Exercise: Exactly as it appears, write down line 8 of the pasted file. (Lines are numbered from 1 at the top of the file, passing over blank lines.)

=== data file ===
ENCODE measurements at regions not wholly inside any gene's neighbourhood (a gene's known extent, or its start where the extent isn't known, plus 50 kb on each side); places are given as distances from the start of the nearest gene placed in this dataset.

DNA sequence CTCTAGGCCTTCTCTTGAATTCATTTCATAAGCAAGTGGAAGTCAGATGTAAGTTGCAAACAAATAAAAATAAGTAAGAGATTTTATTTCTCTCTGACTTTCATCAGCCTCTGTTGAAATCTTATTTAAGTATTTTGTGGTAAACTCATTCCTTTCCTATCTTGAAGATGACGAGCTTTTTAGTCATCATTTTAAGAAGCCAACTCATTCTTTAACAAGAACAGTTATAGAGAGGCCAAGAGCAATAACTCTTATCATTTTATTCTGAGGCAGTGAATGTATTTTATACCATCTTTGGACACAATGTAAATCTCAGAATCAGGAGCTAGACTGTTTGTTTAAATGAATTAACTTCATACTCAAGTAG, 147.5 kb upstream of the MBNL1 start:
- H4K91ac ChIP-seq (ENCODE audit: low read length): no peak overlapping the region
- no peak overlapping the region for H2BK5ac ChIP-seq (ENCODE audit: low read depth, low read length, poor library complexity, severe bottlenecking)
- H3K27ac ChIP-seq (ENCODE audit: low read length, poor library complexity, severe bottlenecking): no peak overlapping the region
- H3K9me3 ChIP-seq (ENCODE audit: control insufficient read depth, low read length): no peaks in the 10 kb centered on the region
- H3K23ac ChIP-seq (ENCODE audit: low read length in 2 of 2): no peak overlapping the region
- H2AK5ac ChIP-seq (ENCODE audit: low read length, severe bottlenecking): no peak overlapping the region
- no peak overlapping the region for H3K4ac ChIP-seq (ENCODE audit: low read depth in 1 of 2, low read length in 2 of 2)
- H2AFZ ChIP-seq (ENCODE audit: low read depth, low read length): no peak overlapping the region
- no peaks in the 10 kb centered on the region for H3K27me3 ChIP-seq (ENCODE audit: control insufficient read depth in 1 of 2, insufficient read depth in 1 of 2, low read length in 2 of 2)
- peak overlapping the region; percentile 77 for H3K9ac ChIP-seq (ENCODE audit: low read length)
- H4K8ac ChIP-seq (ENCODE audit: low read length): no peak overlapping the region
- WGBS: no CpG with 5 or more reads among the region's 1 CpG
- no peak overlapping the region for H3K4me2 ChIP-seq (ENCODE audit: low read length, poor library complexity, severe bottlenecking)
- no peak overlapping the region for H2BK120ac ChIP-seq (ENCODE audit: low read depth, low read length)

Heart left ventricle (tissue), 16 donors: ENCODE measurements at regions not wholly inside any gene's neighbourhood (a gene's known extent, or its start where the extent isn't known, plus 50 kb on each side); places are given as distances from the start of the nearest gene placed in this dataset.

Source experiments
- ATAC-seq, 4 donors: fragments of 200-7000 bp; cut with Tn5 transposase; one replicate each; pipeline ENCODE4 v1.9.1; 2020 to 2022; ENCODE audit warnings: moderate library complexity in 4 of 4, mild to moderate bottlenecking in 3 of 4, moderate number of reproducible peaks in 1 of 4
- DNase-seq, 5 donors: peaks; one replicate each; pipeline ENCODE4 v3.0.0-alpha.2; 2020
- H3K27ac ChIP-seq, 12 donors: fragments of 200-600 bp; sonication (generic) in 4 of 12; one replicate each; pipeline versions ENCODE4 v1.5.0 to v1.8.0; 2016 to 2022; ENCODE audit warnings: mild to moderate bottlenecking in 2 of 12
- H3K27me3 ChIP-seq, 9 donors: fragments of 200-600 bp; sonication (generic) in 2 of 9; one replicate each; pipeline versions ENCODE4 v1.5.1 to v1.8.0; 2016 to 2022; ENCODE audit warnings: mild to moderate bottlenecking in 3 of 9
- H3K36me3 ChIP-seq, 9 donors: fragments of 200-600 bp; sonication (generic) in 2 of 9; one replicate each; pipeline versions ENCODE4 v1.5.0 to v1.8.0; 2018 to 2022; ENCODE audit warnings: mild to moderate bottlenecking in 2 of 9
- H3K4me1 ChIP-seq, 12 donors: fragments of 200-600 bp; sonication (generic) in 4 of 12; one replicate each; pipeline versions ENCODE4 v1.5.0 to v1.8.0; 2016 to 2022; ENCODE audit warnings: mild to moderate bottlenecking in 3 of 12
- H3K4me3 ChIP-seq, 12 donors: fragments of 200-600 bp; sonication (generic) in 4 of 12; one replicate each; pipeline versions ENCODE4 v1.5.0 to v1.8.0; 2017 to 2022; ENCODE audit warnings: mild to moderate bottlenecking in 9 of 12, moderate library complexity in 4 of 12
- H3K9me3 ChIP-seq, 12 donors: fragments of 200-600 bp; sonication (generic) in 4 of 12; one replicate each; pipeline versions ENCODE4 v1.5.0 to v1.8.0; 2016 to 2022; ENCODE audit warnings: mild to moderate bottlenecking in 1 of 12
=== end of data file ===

- H2AK5ac ChIP-seq (ENCODE audit: low read length, severe bottlenecking): no peak overlapping the region